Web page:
Have you noticed the trend? Movie theaters aren’t just for movies anymore. Many of them are adding live opera, ballet, and theatre to their program—even if none it is actually live in that particular theater. The actual performance may be happening as you watch, or it may have been recorded—probably London or New York. But your local movie house is projecting it onto the big screen.
The Balboa has recently started showing ballet and opera. In doing so, they have joined the Cerrito, Elmwood, Lark, and Rafael in this trend. Even my local AMC multiplex now shows the Metropolitan opera in between the 3D blockbusters. They’ve got a Il Trovatore Encore (translation: not a live broadcast) Wednesday night.
I’ve been noticing this trend for awhile, but I finally experienced it last night, when my wife and I attended a screening of the National Theatre Live production of Frankenstein at the Elmwood. The experience combined the pleasures of live theatre and the big screen, providing some (but not all) of the excitement of being there with the intimacy of close-ups. The sounds of the live audience played through the surround speakers, which seemed gimmicky at first but after a bit helped convey the atmosphere.
Even the $22 ticket price was a compromise between live theatre and cinema experiences.
I don’t know the numbers, but I suspect that theaters make a good profit on these presentations. Why else are more theaters jumping on the bandwagon? I doubt the Elmwood made much money Tuesday night; the theater was nearly empty. But last month my wife and I tried to see the same show at the Cerrito, and it was sold out.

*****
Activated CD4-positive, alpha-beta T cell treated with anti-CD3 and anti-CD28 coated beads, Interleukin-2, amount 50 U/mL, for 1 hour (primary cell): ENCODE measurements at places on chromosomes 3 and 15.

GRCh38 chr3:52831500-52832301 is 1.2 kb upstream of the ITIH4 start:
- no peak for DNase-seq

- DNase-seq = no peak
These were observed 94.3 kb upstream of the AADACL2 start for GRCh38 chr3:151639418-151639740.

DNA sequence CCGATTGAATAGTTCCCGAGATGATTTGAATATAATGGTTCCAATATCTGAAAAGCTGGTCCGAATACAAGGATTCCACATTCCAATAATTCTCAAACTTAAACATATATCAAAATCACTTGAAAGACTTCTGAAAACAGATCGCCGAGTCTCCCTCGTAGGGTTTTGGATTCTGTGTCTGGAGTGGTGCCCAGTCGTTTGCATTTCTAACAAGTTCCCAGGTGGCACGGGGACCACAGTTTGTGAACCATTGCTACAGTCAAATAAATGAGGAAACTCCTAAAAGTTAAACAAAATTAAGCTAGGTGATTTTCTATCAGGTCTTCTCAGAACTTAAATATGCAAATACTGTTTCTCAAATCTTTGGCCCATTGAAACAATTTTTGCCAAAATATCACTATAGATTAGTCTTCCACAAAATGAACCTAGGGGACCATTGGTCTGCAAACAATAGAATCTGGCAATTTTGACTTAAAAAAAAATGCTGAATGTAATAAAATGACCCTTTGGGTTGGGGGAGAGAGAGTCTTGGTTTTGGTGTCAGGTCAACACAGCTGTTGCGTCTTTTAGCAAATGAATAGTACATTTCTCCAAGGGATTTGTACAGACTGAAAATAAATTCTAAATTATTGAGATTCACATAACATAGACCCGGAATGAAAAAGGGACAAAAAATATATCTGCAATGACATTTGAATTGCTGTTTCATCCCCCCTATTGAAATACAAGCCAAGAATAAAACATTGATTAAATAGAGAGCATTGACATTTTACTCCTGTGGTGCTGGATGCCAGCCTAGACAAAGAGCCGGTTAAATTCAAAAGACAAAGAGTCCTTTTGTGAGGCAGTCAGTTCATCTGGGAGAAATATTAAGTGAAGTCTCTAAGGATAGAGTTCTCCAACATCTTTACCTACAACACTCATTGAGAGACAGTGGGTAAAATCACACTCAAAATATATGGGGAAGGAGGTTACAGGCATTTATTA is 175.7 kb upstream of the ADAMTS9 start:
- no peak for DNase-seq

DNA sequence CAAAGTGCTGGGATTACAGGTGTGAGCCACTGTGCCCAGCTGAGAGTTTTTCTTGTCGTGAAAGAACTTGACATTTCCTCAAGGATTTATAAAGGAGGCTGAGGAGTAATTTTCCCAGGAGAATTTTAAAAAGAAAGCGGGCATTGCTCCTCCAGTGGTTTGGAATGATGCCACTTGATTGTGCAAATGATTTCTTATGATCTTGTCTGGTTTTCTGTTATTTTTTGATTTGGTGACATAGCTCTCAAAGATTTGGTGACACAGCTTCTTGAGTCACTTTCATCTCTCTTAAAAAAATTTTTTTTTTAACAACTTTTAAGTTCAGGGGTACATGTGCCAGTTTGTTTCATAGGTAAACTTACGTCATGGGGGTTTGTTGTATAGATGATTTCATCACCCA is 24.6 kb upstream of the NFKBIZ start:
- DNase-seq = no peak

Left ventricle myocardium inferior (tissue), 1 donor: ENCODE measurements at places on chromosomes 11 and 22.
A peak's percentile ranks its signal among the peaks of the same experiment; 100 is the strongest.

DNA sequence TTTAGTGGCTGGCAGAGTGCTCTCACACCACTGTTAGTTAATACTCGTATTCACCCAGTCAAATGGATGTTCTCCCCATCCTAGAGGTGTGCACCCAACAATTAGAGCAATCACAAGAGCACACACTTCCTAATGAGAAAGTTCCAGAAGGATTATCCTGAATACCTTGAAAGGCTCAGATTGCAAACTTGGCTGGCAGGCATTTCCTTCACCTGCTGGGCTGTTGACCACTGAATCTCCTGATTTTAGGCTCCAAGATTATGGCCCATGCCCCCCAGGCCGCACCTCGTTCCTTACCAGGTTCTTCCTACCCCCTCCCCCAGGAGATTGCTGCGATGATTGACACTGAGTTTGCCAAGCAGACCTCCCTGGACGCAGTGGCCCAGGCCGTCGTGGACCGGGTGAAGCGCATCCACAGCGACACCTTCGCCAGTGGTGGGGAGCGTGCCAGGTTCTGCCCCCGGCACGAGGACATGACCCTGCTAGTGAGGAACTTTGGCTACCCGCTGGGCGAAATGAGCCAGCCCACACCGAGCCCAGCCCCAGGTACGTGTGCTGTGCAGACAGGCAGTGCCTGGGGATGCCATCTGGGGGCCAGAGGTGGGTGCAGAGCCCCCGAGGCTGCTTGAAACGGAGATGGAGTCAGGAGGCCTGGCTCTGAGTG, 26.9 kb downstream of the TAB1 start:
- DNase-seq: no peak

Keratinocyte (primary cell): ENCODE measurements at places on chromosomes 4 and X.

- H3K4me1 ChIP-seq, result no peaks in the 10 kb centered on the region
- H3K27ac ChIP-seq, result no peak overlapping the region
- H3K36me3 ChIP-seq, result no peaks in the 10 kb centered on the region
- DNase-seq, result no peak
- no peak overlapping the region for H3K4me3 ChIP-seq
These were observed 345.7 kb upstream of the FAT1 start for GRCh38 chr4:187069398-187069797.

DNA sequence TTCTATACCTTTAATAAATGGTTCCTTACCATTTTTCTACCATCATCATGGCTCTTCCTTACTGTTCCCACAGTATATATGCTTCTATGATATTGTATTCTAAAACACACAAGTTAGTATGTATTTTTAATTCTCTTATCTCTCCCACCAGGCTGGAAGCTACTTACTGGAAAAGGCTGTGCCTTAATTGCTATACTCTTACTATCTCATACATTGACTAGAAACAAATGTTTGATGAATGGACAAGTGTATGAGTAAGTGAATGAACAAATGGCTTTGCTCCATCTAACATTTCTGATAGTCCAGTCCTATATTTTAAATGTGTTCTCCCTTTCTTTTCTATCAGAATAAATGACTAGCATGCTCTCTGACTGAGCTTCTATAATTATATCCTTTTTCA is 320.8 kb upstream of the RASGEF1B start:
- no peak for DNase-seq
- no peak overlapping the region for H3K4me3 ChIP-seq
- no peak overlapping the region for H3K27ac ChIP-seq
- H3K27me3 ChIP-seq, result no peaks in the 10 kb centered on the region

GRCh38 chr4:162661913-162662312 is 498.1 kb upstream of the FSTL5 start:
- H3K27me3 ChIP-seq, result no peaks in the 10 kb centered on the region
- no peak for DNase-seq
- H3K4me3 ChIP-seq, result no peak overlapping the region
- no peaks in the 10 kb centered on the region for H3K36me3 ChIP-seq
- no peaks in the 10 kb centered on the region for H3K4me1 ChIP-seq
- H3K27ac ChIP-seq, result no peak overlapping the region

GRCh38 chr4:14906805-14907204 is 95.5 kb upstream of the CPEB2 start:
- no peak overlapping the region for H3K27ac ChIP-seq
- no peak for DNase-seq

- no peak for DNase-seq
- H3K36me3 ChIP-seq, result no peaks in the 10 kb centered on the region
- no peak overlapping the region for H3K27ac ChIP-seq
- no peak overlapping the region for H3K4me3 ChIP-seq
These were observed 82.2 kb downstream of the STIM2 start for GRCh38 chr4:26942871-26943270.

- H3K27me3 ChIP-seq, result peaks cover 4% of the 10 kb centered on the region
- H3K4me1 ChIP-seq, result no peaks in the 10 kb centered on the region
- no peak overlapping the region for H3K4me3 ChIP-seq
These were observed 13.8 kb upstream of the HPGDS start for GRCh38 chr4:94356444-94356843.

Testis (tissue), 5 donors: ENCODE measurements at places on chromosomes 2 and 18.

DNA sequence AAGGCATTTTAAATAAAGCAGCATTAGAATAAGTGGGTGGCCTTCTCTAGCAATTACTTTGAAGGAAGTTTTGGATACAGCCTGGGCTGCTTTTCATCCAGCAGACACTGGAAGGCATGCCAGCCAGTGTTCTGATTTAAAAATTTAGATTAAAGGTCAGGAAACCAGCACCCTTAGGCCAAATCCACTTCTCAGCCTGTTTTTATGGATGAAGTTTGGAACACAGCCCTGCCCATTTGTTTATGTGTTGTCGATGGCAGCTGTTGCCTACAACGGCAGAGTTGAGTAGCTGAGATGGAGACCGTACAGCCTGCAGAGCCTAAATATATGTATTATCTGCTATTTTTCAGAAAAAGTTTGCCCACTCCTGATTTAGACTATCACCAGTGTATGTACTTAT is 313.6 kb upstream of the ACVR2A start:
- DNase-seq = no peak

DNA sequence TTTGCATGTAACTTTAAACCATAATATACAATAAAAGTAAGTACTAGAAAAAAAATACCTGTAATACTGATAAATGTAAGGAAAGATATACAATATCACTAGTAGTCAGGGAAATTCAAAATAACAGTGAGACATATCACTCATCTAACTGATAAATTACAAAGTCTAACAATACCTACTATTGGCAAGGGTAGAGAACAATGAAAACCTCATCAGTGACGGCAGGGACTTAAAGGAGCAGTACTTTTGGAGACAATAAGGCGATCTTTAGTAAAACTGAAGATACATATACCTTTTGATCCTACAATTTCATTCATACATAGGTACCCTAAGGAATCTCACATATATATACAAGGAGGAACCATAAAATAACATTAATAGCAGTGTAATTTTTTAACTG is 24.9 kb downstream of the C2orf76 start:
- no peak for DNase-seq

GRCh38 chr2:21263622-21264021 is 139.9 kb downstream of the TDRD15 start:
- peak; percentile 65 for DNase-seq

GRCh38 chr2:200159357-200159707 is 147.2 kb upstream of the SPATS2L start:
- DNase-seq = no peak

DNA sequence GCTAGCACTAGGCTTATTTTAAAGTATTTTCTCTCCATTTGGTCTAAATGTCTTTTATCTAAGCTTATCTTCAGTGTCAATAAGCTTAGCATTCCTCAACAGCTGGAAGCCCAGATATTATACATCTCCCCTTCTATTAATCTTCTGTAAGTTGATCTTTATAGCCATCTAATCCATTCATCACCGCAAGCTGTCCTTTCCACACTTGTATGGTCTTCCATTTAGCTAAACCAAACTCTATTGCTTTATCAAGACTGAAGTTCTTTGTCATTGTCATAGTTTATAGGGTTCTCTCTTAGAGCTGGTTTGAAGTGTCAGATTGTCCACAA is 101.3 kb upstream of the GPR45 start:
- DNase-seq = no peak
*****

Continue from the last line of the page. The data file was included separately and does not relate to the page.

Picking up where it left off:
Technically, the image quality was a disappointment—far from high-quality digital projection. From the second row, I could actually see the pixels, which made it look like I was watching everything through a screen door.
And what about Frankenstein, which the Elmwood will screen again on Thursday night?
A- Frankenstein. Finally, something directed by Danny Boyle that I actually liked! Maybe he’s just better on the live stage.
Playwright Nick Dear starts his adaptation with the monster’s lonely birth. A horribly scarred and stitched man crawls out and tries to come to terms with existence. He must figure out how to use his arms, how to walk. This opening puts the focus on the creature, and helps us sympathize with someone who has no idea about anything. Before the play is half over, this grown child will be reading and reciting Paradise Lost, but using a halted, strained voice—like a stroke victim who has had to learn to speak all over again.
This poor man’s journey, and his inevitable clash with his arrogant creator, make up the heart of the play. A lot of philosophy and religion get discussed, but it never feels forced—as it does, quite frankly, in Shelley’s original novel (which focuses more on Frankenstein and less on his creation).
One complaint: The creature looks hideous, as he should, and looks plausible as a man sown together from dead bodies. But he doesn’t look like a monster. The story requires his appearance to inspire fear and violence, but I would expect people to react to him with pity. Or indifference. There were a lot of scared and maimed veterans in early 19th-century Europe.
In the performance I saw, Benedict Cumberbatch played the monster, and Jonny Lee Miller played Frankenstein. Both of them gave excellent performances, but Cumberbatch had the juicier part. Thursday night, they switch places.